Tax Law: Tax Consequences of Contributing Property to a Corporation

Tax Law: Tax Consequences of Contributing Property to a Corporation

Jul 1, 2011

Tax law has a number of important rules that apply when one contributes appreciated property to a corporation. In general, if one transfers property to a corporation in exchange solely for the corporation’s stock, and immediately after the transfer, the transferor, together with all other persons who also transferred property as part of the same transaction, are in “control” (defined below) of the corporation, the transferor will not recognize gain or loss. However, it is significant to note that persons who receive stock for services do not count towards the control requirement, even if they also transfer a nominal amount of property.

A transferor’s cost basis for the contributed property carries over to the corporation and also becomes the transferor’s basis for the stock received. However, if the corporation’s carryover basis for all the property one has transferred is more than the property’s fair market value immediately after the contribution, the corporation’s basis is reduced to the property’s fair market value under a carryover basis limit rule. If this rule applies, the transferor and the corporation can jointly elect to apply the basis reduction to the cost basis of the stock received by the transferor, instead of the corporation’s basis in the property. When property the transferor will be contributing has declined in value, these special rules are relevant.


“Control” means the ownership of 80 percent of the voting power of the voting stock of the corporation’s voting stock and 80 percent of the number of shares in each class of non-voting stock. One important exception is that a transferor who has entered into a binding commitment to dispose of stock to be received for the transfer of property does not count towards the 80 percent “control” requirement.

If the persons transferring the property (together) do not “control” the corporation immediately after the transfer, each transferor recognizes gain or loss equal to the difference between his or her basis in the transferred property and the value of the stock received. Note, however, that even if loss is recognized, it will not necessarily be deductible.


Even if the “control” test is met, a transferor may still have to recognize gain if the transferor receives cash or property (“boot”) other than stock of the transferee in exchange for the transferor’s property. Debt securities are treated as “boot” for this purpose, as are certain types of redeemable or adjustable-rate preferred stock.

If the transaction includes the receipt of “boot,” the transferor will recognize the lesser of (a) the gain realized as to the property (i.e., the excess, if any, of the amount received (including the value of the stock received) over the transferor’s basis in the property transferred), or (b) the cash and other “boot” received. The transferor’s basis in the stock is the basis the transferor had in the property transferred, plus gain recognized, minus “boot” received.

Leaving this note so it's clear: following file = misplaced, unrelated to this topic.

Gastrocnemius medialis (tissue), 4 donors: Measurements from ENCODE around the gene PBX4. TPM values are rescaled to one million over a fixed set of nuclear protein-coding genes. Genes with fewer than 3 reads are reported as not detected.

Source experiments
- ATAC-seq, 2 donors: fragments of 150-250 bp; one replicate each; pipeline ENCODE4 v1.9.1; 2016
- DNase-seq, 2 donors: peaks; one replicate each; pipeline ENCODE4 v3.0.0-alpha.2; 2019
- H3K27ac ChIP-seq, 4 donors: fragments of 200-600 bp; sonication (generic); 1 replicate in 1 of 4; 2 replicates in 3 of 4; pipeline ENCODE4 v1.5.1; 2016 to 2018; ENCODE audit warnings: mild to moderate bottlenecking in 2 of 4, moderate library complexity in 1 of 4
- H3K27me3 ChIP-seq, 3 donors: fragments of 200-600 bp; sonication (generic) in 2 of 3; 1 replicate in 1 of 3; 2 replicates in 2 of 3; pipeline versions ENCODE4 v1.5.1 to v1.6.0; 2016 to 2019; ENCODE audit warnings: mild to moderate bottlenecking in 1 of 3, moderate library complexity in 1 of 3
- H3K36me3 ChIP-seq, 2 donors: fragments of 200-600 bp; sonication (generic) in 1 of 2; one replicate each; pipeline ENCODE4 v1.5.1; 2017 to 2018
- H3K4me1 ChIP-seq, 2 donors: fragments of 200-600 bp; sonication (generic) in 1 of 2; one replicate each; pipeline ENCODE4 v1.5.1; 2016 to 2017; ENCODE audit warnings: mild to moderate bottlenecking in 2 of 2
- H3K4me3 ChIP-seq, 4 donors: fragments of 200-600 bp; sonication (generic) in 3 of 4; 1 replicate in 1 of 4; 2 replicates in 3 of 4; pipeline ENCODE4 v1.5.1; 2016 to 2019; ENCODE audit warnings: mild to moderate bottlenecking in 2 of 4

Example: Lauren transferred land, in which she had a basis of $12,000, to her 85 percent-controlled corporation in exchange for stock worth $20,000, plus $5,000 in cash (boot). Of her realized gain of $13,000 ($25,000 − $12,000), Lauren must recognize $5,000, which is the lesser of the gain and the amount of “boot” received. Lauren’s basis in the stock she gets is $12,000 – the basis she had in the land, plus $5,000 gain recognized, minus the $5000 “boot” received.

If “boot” is property other than cash, the amount of “boot” is the fair market value of the property. This value also becomes the shareholder’s basis for the “boot” property. The corporation’s basis for the transferred property is increased by the gain recognized by a transferor, subject to the above basis limit rule.

Assumption of debt

If, as part of a transaction described above, the transferee corporation assumes, or takes property subject to, liabilities (for example, if the property transferred is encumbered by a mortgage), the liabilities are ordinarily not treated as taxable “boot” received by the shareholder, but are treated as “boot” in determining basis. However, if the liabilities exceed the shareholder’s basis for the property, gain will ordinarily be recognized by the shareholder. An example of the effect of a mortgage where gain is not recognized by the transferor is as follows:

Example: Josh contributes land to his controlled corporation in exchange solely for stock. The land was subject to a $4,000 mortgage. Josh’s basis in the land was $10,000 and its value was $20,000. Josh still does not recognize any gain because boot is not received for these purposes. Josh’s basis in the stock he gets, however, is just $6,000 – the $10,000 basis he had in the land, minus the $4,000 debt (treated as “boot” for basis purposes).

If a significant portion of the properties transferred to a corporation are marketable stock or securities, including interests in a regulated investment company (RIC) or a real estate investment trust (REIT), it could be a transfer to an “investment company” on which gain would be recognized, thereby invoking another set of complex rules.


If you are contemplating transfer of property to a corporation, it would be wise to seek review of the transaction by tax counsel if there will be other transferors, if the property has declined in value since you acquired it, if there is a plan to transfer any stock that will be received in the transaction, if the property is subject to debt or other liabilities, or if you are transferring marketable securities.